Bring back the lost art of windae hingin' - Susan Morrison

Scotland’s tenement streets were ideal for a long look at the neighboursScotland’s tenement streets were ideal for a long look at the neighbours
Scotland’s tenement streets were ideal for a long look at the neighbours
People just don’t seem allowed to simply not do anything for a wee minute any more.

We’re always urged to be doing something like learning Mandarin or leaping on one of those stationary bikes in front of a screen to be hectored by a man shouting, “I see you, Berkhamstead! Keep it going Airdrie! Get your glutes ripped to the max, brother!” Not entirely sure anyone in Airdrie has ripped glutes. Even to the max.

We used to be good at taking a moment for ourselves.

Take windae hingin’, a great and honourable tradition in Scotland. The simple act of sticking your head out the window, to just watch the world go by.

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Scotland’s tenement streets and its back courts were ideal for a long look at the neighbours.

To do it properly, the window had to be boldly open. None of that twitching a net curtain for a quick sneaky peek to work out what was being delivered to next door. Also, it aired the house out. Handy.

A cushion was essential, not the best ones, obviously. Heavily brocaded with a fringe was a favourite. It had to be thick. Those elbows required comfort and support. A good windae hinger planned to be there for a while.

After all, the beds had been made, the furniture polished and the close stair swept. It was time for a break. A comfy old lean out with a sizable mug of strong tea and possibly a Tunnocks Caramel Wafer.

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It helped, but was not essential, to have someone in the dark behind the open window. It was always deeply satisfying to shout the observed intel over the shoulder.

There’s a taxi outside Number 8. There’s a man in a suit looking at the drains. Mrs MacIntrye coming back from her appointment at the doctors, although the information stream probably wouldn’t run to explaining just what condition drove Mrs M to consult with the GP.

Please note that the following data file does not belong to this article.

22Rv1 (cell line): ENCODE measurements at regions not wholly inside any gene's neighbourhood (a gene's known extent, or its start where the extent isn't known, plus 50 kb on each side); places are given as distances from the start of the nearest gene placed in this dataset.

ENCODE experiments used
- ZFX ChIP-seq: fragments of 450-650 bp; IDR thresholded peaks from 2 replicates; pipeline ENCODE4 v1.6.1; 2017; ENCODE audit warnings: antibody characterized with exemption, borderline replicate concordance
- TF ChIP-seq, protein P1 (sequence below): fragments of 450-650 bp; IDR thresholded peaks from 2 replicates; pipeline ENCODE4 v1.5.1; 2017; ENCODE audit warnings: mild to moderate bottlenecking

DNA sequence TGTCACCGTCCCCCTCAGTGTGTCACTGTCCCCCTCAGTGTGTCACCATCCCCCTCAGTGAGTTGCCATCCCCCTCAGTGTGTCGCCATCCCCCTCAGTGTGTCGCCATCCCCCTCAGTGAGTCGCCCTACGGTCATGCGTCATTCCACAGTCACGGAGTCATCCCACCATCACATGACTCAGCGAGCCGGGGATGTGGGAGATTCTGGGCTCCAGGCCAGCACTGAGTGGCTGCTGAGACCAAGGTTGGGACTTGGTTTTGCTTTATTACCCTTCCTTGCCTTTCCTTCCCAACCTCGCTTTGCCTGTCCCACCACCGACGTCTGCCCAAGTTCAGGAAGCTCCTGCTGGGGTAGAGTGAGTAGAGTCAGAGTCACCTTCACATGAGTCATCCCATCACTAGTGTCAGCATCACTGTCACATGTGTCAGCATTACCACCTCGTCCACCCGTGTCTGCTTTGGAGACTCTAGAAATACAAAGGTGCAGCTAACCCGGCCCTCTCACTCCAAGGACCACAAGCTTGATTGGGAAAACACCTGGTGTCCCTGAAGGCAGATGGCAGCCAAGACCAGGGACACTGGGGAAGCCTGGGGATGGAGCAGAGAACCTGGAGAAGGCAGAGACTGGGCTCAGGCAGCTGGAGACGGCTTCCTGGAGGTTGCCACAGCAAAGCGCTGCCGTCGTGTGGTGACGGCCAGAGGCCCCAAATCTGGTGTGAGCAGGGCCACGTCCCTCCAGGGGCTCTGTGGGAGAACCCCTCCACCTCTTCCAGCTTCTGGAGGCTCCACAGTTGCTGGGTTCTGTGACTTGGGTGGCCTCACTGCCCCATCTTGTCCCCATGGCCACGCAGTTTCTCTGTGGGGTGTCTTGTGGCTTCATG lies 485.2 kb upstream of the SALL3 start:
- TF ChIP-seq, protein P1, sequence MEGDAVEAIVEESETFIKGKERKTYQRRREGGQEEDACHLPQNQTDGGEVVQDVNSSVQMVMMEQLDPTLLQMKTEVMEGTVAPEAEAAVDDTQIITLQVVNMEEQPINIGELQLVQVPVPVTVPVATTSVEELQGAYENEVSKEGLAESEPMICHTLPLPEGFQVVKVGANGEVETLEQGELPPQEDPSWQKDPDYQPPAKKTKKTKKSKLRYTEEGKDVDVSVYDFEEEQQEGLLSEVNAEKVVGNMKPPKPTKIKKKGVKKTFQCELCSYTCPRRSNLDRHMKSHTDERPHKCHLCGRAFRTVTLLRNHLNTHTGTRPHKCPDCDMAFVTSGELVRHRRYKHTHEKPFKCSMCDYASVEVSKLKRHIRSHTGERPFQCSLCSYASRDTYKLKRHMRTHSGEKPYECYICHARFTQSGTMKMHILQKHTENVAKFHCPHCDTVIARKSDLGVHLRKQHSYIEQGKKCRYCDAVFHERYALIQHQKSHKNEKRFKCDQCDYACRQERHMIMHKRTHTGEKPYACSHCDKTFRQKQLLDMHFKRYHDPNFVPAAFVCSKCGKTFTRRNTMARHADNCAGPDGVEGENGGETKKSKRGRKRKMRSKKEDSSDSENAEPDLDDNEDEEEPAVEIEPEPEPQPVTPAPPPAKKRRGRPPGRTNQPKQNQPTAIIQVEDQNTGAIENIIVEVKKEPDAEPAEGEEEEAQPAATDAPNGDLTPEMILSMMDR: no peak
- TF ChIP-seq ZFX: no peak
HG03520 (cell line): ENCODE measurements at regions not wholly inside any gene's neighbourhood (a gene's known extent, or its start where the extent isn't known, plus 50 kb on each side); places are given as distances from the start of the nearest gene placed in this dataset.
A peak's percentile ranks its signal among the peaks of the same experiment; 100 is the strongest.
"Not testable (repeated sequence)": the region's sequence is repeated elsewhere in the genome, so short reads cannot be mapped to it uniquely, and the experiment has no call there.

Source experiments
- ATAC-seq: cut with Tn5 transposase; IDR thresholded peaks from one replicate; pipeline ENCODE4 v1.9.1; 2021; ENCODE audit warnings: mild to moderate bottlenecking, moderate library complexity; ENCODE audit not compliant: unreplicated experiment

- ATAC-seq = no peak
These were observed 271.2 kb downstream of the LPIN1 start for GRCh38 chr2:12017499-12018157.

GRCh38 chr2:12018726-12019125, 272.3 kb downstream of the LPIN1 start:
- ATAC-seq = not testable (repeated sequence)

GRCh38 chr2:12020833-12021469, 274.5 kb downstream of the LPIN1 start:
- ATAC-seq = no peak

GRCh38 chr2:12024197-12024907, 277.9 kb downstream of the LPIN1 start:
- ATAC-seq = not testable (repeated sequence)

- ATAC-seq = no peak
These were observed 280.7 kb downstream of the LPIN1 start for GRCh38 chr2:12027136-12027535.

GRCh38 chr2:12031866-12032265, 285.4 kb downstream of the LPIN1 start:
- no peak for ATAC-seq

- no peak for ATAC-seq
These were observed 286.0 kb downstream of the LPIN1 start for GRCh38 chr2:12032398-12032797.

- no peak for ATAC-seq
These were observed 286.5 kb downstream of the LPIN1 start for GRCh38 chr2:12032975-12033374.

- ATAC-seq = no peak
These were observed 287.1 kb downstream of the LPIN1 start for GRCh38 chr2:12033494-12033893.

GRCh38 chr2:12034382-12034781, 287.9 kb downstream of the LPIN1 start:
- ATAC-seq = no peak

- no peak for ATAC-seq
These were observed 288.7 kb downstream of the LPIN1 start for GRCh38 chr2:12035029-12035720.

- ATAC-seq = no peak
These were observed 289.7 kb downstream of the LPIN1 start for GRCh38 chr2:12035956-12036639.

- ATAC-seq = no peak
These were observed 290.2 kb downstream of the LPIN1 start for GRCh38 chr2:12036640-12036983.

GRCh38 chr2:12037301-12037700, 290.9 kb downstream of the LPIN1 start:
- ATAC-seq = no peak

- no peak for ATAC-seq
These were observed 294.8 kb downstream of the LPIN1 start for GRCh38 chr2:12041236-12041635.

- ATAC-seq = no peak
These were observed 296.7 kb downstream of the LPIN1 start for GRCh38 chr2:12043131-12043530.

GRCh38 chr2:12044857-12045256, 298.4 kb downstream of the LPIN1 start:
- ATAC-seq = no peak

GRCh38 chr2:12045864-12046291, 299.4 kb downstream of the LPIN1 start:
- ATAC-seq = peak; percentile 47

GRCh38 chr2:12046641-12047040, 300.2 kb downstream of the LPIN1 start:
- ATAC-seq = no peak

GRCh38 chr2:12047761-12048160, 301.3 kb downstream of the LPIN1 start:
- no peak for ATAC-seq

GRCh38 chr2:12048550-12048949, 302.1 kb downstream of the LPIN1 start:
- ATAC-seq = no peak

She was known to have trouble with her “bits”.

Mrs M’s return to the surgery could easily be telegraphed to women coming out later for a hing, across the court, and in full detail.

There was a kind of facial semaphore that could convey the finer points of delicate health concerns without a word being spoken.

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There’s no denying that windae hingin’ had a mild smack of totalitarianism. After all, like Big Brother, they were always watching.

The sound of a sash window flying open can still make me jump.

It usually heralded the beginning of a windae lean for a stair neighbour, and she’d nearly always start by making sure the kids were alright. Encouraging advice would be bellowed out, such as "get aff that wall or ah’ll leather yez”.

Remember, this was a time people were just randomly allowed to shout at other people’s children.

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Until I was about five years old, I thought my full name was “Susan Morrison Stop That”. What’s more, if your mother leaned out, she’d agree with Mrs Campbell.

There was a brief resurgence in windae hingin’ during the recent Unpleasantness, but we all seem to have returned to our screens to work, play and be yelled at by a man in lycra on a stationary bike.

Take a break. Make some tea. Go stare unashamedly out of the window. Watch the world going by.

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